Rolls-Royce is getting ready to introduce a successor to the 12-year-old Phantom sedan, its flagship model. Range-topping Rolls-Royces don’t come around very often, so the entire auto industry sits up and takes notice when a new model is about to be released.
The company’s next flagship — which might not receive the Phantom moniker — will be just as big as its predecessor but it will be a lot lighter because it will ride on a brand new modular platform made largely out of aluminum. Designers will be able to further reduce weight by tapping into parent company BMW’s vast expertise in the field of carbon fiber.
Although the short- and long-wheelbase models will carry over, inside sources told Automotive Magazine that the coupe and convertible (pictured) variants of the current Phantom will be axed without a replacement because they haven’t been strong sellers.
Visually, the sedan will continue to use rectangular headlights but it will adopt a more squared-off front end with a taller grille, as well as shapelier C-pillars. In short, it will be more of an evolution than a revolution, and it will still be instantly recognizable as a member of the Rolls-Royce family.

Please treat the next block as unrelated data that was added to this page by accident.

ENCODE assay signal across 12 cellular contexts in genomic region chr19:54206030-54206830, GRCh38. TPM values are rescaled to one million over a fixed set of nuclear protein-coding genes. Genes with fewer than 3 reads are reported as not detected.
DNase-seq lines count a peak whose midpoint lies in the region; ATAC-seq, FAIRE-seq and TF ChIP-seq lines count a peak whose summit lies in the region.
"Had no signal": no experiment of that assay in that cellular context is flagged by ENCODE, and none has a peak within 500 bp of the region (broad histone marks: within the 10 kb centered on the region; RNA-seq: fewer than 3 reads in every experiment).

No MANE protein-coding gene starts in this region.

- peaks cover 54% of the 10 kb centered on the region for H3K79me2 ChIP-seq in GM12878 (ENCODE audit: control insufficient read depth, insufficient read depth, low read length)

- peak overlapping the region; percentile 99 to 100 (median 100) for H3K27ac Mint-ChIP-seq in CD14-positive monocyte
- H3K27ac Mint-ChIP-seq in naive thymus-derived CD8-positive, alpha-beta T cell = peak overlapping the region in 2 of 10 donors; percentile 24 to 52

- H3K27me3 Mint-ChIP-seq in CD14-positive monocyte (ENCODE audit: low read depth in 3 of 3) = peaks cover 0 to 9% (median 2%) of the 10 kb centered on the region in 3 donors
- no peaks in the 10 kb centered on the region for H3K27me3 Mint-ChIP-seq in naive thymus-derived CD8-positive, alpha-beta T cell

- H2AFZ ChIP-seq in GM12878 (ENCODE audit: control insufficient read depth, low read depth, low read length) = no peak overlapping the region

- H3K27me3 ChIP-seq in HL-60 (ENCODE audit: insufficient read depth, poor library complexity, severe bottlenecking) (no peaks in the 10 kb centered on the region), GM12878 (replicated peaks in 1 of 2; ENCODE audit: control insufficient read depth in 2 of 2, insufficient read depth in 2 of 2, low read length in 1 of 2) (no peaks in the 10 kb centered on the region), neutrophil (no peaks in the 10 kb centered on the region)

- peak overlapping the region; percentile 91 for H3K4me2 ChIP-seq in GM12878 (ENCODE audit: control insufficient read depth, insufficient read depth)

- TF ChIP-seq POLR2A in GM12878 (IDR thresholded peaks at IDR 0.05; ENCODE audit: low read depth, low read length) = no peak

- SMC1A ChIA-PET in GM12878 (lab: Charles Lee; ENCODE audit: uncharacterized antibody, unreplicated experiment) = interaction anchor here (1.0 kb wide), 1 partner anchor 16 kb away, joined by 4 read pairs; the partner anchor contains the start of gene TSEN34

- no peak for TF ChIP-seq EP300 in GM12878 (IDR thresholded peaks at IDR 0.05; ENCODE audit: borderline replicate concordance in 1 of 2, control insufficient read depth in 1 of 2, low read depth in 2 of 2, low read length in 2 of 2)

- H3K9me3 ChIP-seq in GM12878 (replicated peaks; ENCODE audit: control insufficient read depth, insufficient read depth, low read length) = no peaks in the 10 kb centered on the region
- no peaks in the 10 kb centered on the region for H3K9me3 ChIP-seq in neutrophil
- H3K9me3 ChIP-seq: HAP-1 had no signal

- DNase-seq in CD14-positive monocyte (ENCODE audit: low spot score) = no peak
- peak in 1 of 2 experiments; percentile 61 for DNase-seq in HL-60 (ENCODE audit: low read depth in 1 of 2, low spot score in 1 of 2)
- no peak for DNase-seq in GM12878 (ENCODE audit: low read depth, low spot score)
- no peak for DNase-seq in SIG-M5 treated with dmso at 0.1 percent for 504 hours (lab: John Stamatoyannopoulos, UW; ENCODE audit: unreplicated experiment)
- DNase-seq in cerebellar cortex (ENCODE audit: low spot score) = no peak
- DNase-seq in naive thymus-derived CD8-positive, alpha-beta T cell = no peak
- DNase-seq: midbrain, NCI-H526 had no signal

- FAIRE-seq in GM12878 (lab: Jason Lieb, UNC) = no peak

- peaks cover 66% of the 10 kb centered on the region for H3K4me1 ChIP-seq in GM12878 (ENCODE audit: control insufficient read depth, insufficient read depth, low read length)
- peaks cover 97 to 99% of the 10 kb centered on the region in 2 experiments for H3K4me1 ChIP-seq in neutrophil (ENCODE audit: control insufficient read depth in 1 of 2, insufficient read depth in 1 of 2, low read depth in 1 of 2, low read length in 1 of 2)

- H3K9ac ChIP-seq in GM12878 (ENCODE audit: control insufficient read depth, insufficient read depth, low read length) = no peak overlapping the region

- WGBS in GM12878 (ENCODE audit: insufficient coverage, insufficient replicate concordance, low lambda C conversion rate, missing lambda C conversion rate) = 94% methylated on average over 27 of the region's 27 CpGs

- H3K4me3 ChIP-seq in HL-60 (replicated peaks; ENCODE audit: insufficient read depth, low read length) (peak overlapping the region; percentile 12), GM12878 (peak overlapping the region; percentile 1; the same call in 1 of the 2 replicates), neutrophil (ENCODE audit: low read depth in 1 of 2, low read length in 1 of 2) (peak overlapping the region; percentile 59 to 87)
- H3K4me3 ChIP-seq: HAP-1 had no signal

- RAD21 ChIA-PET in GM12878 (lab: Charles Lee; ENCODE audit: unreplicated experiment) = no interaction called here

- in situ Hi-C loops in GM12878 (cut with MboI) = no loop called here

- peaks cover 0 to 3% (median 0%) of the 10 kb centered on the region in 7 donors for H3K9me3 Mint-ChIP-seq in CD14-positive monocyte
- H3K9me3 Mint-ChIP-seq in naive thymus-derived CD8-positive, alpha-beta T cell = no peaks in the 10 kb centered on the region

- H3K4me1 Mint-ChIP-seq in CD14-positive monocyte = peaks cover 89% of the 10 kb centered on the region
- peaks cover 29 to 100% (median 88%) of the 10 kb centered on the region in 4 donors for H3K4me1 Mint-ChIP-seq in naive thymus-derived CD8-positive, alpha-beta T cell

Not particularly concerned with downsizing, Rolls-Royce will launch its flagship model with a V12 engine designed with input from BMW. Anything smaller than a twelve-cylinder has been categorically ruled out by the company’s top brass, but the next Phantom might get a plug-in hybrid drivetrain a little later in its production run.
Rolls-Royce is expected to introduce the Phantom’s successor at a major auto show next year. If it’s unveiled early in the year there’s a chance it will go on sale in time for the 2017 model year, but a late presentation would force Rolls to label the sedan as a 2018 model.
Regardless of when it arrives, Rolls’ upcoming flagship will allegedly carry a base price of roughly $400,000. If that figure is accurate, the sedan will be as expensive as the model it’s being designed to replace.